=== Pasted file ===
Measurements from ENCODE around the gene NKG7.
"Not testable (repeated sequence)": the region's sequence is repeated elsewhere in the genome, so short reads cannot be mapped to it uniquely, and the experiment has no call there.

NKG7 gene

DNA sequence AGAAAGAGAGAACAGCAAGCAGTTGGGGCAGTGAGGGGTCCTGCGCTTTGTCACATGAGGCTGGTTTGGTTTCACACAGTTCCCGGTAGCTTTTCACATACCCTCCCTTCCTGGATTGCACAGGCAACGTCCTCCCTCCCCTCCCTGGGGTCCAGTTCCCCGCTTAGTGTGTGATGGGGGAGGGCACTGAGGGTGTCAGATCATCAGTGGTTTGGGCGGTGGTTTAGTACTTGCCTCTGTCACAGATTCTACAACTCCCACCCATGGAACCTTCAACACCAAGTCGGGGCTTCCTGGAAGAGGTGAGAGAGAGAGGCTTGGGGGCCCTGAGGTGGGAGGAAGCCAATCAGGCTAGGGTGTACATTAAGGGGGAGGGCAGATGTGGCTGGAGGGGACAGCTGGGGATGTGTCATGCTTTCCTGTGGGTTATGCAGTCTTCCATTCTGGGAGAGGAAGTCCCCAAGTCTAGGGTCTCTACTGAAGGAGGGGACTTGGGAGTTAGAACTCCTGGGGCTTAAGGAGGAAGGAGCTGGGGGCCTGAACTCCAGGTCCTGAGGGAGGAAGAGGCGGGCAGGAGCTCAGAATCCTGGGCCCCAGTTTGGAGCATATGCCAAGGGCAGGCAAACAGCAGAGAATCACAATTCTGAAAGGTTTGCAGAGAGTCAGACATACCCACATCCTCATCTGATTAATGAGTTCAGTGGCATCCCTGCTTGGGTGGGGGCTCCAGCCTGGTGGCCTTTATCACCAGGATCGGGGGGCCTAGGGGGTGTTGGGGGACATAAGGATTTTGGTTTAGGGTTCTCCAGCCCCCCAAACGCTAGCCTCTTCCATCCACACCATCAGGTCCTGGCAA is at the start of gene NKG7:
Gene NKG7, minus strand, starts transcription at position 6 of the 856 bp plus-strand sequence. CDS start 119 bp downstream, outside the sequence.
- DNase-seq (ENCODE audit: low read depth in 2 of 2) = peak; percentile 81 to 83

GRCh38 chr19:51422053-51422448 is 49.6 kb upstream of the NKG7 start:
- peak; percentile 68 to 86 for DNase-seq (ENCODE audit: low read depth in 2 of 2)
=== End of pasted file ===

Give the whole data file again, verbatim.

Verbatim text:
Measurements from ENCODE around the gene NKG7.
"Not testable (repeated sequence)": the region's sequence is repeated elsewhere in the genome, so short reads cannot be mapped to it uniquely, and the experiment has no call there.

NKG7 gene

DNA sequence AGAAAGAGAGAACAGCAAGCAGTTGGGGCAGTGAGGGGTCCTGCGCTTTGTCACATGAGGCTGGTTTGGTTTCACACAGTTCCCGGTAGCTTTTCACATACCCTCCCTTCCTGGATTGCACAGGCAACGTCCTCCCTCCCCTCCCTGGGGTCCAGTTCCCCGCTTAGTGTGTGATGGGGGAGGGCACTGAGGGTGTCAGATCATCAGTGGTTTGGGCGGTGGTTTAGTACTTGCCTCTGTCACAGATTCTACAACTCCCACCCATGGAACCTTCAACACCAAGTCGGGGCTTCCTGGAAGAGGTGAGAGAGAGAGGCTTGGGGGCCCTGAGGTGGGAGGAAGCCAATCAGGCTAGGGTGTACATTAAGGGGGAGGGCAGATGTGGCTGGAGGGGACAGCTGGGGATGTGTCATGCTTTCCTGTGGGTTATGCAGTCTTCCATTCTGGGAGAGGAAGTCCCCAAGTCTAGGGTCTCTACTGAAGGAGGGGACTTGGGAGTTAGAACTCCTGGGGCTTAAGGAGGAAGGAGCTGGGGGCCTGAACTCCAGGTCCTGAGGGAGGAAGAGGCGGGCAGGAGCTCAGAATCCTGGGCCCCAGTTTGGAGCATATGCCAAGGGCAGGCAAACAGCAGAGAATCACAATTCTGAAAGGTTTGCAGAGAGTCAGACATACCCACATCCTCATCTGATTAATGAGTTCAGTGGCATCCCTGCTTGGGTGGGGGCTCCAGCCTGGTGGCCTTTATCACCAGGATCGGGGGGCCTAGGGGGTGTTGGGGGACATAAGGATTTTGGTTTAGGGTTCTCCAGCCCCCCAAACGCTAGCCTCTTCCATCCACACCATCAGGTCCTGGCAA is at the start of gene NKG7:
Gene NKG7, minus strand, starts transcription at position 6 of the 856 bp plus-strand sequence. CDS start 119 bp downstream, outside the sequence.
- DNase-seq (ENCODE audit: low read depth in 2 of 2) = peak; percentile 81 to 83

GRCh38 chr19:51422053-51422448 is 49.6 kb upstream of the NKG7 start:
- peak; percentile 68 to 86 for DNase-seq (ENCODE audit: low read depth in 2 of 2)